Our Lord goes on to say, those who mourn will be comforted. As we said last time, this is not to be understood of merely speaking of the future. Now it is true that all those who have mourned for sins, and have undergone suffering for Christs sake will receive comfort and joy at the last day. The Scriptures certainly speak to that in the following passages. And if children, then heirs; heirs of God, and joint-heirs with Christ; if so be that we suffer with him, that we may be also glorified together. [Romans 8:17] For our light affliction, which is but for a moment, worketh for us a far more exceeding and eternal weight of glory; [2 Corinthians 4:17]

It is true that all who have mourned for sin, and have fled to Christ for refuge, will receive perfect comfort and joy in the world to come. Yet as with all the beatitudes the comfort is present as well as future. For those who mourn for sin now receive comfort as they are pardoned of their sins. It is now they obtain the Holy Spirit to dwell within them and know of joy unspeakable in Christ Jesus their Lord. It is now they have access to God as their heavenly Father through Jesus Christ.

They are comforted now, for it is now in the present that the Spirit applies to them the benefits of Christs atoning death. It is now that Jesus acts as their High Priest, interceding for them at the throne of heaven. Is this not comfort, oh child of God? We may have no one representing us in human courts before which we are accused, but we are well represented by our Savior in a court from which there is no appeal!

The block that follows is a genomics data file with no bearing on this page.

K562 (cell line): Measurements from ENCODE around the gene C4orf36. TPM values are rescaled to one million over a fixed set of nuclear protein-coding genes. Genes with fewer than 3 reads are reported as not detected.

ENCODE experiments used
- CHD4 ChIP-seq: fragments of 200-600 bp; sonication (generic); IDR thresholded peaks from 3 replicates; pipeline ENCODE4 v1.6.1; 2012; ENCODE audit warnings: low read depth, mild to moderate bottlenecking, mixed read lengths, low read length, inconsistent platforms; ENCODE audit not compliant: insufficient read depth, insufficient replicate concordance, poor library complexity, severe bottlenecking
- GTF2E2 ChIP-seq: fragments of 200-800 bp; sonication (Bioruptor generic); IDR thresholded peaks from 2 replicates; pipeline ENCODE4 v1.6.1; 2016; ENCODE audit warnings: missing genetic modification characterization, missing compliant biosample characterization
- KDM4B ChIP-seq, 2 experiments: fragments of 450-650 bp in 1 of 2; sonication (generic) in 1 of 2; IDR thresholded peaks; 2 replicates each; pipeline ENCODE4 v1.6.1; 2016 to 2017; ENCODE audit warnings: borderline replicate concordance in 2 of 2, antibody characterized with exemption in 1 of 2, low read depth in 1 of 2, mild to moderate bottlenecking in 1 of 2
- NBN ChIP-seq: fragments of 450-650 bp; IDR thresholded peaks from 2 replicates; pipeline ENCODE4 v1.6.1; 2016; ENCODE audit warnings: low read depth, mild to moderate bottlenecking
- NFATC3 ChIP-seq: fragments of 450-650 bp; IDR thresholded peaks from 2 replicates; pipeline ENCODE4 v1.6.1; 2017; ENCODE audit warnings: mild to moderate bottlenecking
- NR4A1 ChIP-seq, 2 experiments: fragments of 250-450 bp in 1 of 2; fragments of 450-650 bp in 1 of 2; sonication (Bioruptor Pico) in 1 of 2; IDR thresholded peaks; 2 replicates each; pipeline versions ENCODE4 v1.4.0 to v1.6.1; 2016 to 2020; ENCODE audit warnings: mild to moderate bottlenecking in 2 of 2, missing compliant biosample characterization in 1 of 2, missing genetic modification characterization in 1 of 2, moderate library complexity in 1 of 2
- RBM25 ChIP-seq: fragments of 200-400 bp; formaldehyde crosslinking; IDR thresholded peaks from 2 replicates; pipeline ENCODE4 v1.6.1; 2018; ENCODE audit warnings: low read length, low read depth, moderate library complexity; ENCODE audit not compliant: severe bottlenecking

We presently enjoy the comfort of the Holy Spirit. His work is not only to convict of sin and lead us to repentance, but also to sanctify us and make us fit for our dwelling with God in heaven. He is doing that now, and conforming us to the image of our Savior. Is that not rich comfort?

There certainly will be a perfecting of our comfort when Christ returns to earth, to receive His people to Himself. Then we will no more mourn for sin, for it will be done away with. We will no more mourn for corporate sins, for the church of Christ will be glorious, without spot or wrinkle. We will no longer mourn for the sins of the world, for the earth will be filled with the knowledge of the Lord, as the waters cover the seas. The new heaven and a new earth will be the home of righteousness. Beloved hearer, I pray you will be among this glorious company on that day. Blessed are they that mourn: for they shall be comforted. [Matthew 5:4]

K. Gangar